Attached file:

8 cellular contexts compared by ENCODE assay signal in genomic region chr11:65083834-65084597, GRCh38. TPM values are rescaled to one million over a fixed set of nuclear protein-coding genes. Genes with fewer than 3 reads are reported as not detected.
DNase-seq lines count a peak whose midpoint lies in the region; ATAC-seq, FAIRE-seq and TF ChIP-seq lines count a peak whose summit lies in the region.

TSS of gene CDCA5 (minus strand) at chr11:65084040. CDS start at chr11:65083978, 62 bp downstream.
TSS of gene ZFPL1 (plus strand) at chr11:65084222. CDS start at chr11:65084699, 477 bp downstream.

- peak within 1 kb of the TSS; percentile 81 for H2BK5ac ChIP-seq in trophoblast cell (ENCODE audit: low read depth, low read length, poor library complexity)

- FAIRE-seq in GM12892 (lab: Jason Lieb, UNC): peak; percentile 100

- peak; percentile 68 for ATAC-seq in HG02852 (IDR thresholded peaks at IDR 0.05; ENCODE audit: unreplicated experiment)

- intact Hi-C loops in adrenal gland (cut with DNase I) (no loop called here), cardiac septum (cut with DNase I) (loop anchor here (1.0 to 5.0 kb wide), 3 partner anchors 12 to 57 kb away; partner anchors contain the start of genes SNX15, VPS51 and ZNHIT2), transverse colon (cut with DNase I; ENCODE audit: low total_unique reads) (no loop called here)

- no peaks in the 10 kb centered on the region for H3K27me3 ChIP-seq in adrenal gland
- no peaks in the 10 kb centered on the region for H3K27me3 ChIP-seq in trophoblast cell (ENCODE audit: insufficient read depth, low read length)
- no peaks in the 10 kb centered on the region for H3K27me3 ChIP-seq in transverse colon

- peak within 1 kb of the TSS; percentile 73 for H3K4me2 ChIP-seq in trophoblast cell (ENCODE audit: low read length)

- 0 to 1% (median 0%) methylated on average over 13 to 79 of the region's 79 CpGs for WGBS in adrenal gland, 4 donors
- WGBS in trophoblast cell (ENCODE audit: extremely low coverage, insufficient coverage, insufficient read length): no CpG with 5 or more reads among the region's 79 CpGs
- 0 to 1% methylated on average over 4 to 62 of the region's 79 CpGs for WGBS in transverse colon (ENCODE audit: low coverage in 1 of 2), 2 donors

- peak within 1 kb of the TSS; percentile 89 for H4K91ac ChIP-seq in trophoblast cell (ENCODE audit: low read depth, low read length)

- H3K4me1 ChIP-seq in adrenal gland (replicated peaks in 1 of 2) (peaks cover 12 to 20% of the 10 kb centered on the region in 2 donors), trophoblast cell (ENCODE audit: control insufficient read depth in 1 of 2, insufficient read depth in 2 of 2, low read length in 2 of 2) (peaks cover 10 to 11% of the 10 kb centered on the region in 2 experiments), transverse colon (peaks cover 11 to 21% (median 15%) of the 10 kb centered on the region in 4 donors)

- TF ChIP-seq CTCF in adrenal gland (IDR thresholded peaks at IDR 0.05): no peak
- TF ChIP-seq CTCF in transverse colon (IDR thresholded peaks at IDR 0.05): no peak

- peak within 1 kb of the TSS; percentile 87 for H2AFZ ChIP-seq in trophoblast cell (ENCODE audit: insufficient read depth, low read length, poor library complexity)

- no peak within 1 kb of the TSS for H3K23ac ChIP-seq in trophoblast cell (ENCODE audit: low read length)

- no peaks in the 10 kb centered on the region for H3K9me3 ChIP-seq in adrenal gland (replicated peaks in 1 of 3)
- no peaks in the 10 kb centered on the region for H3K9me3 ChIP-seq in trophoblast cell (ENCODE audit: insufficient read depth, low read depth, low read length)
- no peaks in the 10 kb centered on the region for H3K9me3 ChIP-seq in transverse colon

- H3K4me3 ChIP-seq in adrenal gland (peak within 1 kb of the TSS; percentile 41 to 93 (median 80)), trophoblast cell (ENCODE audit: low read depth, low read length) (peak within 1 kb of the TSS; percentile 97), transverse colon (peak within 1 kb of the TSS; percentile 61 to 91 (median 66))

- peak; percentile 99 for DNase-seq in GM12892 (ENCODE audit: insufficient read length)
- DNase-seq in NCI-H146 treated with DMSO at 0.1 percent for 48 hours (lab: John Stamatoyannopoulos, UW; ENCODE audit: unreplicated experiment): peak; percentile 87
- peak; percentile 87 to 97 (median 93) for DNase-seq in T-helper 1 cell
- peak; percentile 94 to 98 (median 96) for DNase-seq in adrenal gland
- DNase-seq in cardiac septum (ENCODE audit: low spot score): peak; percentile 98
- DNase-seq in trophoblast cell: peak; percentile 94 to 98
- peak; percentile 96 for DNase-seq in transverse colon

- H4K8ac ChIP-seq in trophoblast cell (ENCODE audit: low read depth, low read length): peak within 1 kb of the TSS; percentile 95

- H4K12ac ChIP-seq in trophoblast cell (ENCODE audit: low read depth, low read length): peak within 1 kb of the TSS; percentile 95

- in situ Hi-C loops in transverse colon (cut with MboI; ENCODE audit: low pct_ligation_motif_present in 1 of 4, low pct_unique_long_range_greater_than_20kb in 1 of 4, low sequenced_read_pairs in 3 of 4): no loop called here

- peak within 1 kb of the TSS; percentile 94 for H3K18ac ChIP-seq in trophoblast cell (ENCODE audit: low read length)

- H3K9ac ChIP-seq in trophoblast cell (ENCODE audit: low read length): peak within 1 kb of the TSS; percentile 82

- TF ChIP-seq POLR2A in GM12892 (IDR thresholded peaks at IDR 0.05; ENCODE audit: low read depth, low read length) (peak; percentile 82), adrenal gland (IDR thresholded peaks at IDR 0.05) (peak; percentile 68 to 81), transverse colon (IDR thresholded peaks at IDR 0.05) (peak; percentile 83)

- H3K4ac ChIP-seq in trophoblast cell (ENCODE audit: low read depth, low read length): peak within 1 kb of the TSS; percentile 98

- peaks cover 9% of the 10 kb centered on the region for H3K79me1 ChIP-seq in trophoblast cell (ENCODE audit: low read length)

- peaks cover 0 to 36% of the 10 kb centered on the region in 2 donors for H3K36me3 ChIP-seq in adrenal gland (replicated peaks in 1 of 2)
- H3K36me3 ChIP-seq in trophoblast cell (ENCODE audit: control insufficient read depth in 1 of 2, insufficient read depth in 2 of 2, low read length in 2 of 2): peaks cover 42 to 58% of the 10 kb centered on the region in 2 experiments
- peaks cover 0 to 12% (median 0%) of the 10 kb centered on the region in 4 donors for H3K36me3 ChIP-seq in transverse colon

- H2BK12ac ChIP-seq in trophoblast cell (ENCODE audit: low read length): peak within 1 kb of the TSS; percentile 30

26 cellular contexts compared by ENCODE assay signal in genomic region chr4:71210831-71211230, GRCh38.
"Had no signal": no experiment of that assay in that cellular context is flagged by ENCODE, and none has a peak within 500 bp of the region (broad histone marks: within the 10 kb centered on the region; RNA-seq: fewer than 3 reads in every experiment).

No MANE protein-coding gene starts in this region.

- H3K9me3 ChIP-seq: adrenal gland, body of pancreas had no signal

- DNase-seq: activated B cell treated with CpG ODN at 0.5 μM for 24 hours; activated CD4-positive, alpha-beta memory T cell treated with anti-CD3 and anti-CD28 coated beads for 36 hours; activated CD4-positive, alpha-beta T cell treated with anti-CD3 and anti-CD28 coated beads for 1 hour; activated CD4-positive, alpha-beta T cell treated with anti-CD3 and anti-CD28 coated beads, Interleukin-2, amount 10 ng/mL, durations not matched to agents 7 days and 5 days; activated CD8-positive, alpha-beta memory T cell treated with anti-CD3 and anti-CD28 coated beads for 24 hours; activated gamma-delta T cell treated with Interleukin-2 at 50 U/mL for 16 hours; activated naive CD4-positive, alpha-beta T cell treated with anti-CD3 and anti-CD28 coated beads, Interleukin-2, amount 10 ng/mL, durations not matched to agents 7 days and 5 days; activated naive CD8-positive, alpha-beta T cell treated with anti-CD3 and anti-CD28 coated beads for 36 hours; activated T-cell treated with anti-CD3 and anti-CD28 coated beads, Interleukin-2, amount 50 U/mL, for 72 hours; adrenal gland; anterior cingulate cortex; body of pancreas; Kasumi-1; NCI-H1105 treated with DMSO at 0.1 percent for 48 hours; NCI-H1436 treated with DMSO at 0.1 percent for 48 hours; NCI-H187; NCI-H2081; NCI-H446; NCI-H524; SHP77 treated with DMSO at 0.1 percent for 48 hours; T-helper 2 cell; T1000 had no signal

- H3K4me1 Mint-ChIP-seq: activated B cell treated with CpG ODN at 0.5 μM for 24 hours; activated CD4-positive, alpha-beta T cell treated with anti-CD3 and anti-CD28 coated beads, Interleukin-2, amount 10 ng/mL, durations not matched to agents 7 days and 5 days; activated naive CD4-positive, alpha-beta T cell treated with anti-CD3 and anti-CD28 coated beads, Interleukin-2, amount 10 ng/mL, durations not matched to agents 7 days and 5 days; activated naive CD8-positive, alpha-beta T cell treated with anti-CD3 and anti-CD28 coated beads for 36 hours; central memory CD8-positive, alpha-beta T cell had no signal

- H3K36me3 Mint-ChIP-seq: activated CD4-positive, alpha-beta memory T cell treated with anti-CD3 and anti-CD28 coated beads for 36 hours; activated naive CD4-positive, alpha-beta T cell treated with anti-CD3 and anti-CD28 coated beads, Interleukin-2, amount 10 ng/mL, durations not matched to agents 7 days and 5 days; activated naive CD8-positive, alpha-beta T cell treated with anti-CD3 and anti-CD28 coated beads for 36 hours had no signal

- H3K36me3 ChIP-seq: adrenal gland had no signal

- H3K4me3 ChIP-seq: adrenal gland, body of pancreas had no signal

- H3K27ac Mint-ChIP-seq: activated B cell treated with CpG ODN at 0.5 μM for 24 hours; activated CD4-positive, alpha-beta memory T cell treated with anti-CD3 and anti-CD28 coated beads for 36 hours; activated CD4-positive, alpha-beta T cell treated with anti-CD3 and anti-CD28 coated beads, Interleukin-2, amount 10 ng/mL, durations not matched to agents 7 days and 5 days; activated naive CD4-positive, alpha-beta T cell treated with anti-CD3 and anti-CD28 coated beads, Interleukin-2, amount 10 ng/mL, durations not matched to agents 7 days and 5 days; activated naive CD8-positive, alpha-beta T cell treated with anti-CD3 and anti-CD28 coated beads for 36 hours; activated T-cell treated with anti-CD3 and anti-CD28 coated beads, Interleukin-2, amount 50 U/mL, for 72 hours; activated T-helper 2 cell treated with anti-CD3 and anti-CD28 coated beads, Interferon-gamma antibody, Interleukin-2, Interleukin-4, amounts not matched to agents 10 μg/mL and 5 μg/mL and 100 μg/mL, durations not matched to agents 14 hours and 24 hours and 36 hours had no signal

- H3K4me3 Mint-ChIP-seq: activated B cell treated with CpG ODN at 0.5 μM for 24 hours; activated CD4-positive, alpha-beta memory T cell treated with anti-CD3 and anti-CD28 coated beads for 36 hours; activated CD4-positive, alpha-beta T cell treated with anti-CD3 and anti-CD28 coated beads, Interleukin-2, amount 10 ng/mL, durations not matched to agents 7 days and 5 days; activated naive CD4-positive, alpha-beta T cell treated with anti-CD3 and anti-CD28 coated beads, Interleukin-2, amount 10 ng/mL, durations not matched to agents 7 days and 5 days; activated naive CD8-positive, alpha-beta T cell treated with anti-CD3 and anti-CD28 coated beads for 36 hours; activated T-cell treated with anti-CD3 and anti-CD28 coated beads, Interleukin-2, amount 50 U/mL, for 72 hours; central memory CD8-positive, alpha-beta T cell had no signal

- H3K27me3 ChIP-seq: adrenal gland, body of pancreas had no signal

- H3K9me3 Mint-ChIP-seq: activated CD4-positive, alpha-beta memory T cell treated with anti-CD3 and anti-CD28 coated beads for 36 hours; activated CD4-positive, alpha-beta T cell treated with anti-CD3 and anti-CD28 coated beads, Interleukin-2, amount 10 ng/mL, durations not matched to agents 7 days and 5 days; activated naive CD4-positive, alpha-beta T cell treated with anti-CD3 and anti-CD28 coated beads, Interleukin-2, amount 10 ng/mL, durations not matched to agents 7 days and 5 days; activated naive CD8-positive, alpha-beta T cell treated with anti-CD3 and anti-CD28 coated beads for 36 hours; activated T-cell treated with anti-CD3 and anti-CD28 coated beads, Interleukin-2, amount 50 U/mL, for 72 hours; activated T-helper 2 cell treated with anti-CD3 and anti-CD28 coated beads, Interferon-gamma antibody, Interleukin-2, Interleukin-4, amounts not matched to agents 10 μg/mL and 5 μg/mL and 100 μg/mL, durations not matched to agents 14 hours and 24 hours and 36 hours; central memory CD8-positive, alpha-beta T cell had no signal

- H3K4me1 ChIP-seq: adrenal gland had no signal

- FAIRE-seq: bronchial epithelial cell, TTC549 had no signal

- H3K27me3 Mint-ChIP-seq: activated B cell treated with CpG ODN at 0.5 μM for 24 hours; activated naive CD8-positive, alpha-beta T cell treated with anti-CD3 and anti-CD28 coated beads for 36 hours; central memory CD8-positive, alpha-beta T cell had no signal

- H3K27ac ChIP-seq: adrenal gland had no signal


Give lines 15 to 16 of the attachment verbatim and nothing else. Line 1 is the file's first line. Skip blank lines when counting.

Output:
- 0 to 1% methylated on average over 4 to 62 of the region's 79 CpGs for WGBS in transverse colon (ENCODE audit: low coverage in 1 of 2), 2 donors

- peak within 1 kb of the TSS; percentile 89 for H4K91ac ChIP-seq in trophoblast cell (ENCODE audit: low read depth, low read length)